Sri Lanka diplomat: We need more help despite IMF $2.9-billion bailout
Sri Lanka needs more financial assistance to bring its economy back to normal, K.K. Yoganaadan, Deputy Chief of the Mission of the Sri Lankan Embassy in China, told CGTN Radio during a recent interview in Beijing.
"Now most of the problems are under control, but not solved yet," Yoganaadan said. "So we are seeking assistance from our neighbors and our friends and our bilateral partners to support and assist us."
Sri Lanka used to be one of the richest economies in South Asia. But now, the island nation of 22 million people is suffering its worst economic crisis since gaining independence from Britain in 1948.
Over the past few months, residents have been enduring shortages of various essentials such as cooking gas, fuel and medicine owing to a scarcity of foreign currency to import them. Though imports of petroleum products and medicines were restored through humanitarian support from the World Bank and China, there's still a shortage of other essential materials.
"The tourist level has gone down, our expatriates sending income has also gone down, and our exports have also gone down," Yoganaadan said. "That's why we were facing the foreign currency issues."
Observers say that Sri Lanka's pillar industries, including tourism and the service sector, as well as major exports like tea, textiles and garments, rely heavily on a stable international environment. The Sri Lankan economy has been negatively impacted by disturbances such as the COVID-19 pandemic and the Russia-Ukraine conflict.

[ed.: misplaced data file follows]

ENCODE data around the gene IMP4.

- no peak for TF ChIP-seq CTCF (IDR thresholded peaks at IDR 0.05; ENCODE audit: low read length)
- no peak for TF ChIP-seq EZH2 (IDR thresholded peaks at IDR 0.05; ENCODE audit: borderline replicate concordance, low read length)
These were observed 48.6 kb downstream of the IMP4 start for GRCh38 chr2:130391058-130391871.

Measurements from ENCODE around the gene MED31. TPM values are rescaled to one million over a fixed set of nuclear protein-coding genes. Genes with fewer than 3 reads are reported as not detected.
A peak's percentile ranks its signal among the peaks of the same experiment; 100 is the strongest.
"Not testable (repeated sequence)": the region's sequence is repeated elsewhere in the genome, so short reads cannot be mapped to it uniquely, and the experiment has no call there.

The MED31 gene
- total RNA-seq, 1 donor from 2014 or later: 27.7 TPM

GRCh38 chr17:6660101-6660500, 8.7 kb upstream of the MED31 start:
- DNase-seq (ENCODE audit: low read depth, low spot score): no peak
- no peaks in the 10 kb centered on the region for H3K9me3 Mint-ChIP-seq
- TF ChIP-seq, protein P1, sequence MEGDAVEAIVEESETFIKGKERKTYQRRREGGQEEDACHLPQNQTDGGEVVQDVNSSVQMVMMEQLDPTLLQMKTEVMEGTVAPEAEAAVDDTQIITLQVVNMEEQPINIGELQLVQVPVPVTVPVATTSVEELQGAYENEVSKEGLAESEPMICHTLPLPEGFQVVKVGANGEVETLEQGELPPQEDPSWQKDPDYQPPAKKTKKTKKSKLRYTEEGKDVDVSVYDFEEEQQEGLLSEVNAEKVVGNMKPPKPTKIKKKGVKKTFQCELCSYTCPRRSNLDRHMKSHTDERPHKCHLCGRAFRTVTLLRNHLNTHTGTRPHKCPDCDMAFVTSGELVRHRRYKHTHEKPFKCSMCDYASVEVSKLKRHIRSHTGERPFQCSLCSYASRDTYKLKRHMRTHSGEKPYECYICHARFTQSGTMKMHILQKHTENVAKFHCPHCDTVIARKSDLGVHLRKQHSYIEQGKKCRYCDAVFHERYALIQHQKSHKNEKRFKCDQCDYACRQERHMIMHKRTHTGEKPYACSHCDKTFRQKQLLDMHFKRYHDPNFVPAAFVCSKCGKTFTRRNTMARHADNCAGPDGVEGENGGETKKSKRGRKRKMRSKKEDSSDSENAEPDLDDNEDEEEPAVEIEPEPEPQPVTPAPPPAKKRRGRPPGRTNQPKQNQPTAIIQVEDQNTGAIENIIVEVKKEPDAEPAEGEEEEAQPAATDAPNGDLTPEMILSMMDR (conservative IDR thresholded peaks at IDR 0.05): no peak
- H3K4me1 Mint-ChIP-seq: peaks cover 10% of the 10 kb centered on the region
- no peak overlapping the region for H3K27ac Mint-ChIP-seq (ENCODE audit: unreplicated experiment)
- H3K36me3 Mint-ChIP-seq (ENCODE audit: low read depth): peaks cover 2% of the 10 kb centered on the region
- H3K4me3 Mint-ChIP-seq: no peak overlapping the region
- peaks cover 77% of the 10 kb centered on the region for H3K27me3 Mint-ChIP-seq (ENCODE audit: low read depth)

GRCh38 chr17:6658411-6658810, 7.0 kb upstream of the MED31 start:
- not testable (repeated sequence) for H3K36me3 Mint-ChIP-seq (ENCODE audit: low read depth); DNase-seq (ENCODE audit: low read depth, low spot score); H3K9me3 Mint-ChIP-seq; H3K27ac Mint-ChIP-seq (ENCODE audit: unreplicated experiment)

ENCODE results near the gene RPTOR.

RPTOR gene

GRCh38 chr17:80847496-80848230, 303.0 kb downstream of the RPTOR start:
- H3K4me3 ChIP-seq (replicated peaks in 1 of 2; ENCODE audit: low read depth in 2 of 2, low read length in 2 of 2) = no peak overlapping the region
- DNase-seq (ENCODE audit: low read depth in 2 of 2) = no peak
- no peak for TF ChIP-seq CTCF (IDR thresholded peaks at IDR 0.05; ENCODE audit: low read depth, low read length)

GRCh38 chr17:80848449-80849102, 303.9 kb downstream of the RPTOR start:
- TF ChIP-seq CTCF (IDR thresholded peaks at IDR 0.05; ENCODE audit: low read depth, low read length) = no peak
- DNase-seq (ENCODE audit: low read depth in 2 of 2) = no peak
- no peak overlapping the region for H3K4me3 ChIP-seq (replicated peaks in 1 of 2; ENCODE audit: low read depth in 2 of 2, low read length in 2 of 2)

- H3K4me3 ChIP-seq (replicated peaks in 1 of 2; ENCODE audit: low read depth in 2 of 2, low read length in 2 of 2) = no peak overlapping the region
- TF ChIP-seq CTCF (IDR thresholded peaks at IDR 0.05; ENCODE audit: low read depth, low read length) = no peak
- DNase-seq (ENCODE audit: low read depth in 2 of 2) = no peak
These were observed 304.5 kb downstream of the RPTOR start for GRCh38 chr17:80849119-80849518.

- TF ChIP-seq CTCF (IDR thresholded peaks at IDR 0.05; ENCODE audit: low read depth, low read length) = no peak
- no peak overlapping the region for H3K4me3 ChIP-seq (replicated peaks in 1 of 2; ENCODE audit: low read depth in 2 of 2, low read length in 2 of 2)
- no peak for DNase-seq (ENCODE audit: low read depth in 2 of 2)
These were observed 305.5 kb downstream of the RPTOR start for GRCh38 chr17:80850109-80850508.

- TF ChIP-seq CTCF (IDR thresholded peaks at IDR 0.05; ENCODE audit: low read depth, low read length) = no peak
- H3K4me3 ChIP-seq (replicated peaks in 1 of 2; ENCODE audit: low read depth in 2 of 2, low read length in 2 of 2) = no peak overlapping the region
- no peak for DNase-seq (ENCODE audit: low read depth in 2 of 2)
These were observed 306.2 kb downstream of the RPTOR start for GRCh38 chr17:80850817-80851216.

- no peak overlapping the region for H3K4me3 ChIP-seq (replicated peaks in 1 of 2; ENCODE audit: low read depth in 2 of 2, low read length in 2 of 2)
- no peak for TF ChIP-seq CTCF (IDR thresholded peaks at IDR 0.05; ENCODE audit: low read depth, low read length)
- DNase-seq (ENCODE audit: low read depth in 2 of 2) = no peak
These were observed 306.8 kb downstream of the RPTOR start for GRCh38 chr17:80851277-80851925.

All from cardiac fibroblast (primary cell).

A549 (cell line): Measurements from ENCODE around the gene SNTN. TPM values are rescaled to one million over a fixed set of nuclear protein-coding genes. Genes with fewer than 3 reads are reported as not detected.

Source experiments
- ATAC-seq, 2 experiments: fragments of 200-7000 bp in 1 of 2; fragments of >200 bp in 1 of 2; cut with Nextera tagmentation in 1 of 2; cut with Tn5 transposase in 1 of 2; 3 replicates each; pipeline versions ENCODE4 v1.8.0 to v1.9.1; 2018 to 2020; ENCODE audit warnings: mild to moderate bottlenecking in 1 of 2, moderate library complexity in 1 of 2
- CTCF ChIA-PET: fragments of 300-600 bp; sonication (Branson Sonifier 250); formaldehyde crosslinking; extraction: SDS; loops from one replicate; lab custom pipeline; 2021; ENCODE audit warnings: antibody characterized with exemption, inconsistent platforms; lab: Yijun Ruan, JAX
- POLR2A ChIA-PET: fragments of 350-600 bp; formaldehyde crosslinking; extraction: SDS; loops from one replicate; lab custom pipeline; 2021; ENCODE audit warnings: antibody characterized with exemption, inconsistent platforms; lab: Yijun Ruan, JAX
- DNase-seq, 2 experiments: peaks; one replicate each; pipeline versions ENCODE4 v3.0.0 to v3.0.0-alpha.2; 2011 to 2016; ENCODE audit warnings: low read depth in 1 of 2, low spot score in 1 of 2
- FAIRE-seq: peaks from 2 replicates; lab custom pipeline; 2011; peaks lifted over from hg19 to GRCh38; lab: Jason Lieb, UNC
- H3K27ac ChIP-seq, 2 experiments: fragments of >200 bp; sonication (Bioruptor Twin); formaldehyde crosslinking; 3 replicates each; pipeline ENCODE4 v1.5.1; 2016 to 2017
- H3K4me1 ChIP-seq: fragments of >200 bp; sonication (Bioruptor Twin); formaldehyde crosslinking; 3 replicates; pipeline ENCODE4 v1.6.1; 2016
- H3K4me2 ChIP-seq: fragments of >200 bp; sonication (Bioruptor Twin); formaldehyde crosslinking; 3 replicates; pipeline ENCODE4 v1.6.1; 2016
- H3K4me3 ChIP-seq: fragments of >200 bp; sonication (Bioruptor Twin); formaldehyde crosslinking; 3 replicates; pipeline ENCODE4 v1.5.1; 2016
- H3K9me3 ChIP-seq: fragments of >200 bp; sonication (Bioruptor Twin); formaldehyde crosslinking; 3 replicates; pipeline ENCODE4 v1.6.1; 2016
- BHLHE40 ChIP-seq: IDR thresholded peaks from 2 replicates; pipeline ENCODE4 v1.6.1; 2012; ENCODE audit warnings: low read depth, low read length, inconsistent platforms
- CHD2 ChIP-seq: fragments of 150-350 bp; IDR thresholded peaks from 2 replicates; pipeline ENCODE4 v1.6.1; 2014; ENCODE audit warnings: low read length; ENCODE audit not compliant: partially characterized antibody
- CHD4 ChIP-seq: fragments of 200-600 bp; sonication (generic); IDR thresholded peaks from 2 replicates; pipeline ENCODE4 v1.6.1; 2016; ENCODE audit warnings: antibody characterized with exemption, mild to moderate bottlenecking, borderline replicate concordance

In early September, the Sri Lankan government and the International Monetary Fund (IMF) reached a preliminary agreement for a loan of up to $2.9 billion to help the debt-laden nation overcome its debt difficulties.
However, the bailout package will only be granted once the IMF management and executive board approve it. The country will also need to get "sufficient assurance" from Sri Lanka’s creditors, which include China, Japan, India and other multinational agencies, that "debt sustainability will be restored."
In response to the accusations from Western media that China has been luring Sri Lanka into a "debt trap," Yoganaadan said, "We completely deny that."
"If you see our loan structure, our bilateral loan to China is about 10 percent of the total loan, which is very less. And then if you compare the 90 percent of the loan, [it] goes to multilateral agencies and to other bilateral partners," he added.
Official data from Sri Lanka's Finance Ministry shows China accounted for 9.77 percent of the country's $35.1 billion in external debt at the end of April 2021. Similarly, Japan accounted for 9.69 percent, while the Asian Development Bank and World Bank accounted for 12.73 percent and 9.32 percent of its foreign debt, respectively. Nearly half of its external debt, 47.25 percent, was incurred through market borrowings.
"So it's not true that the problem was created because of Chinese help," Yoganaadan said.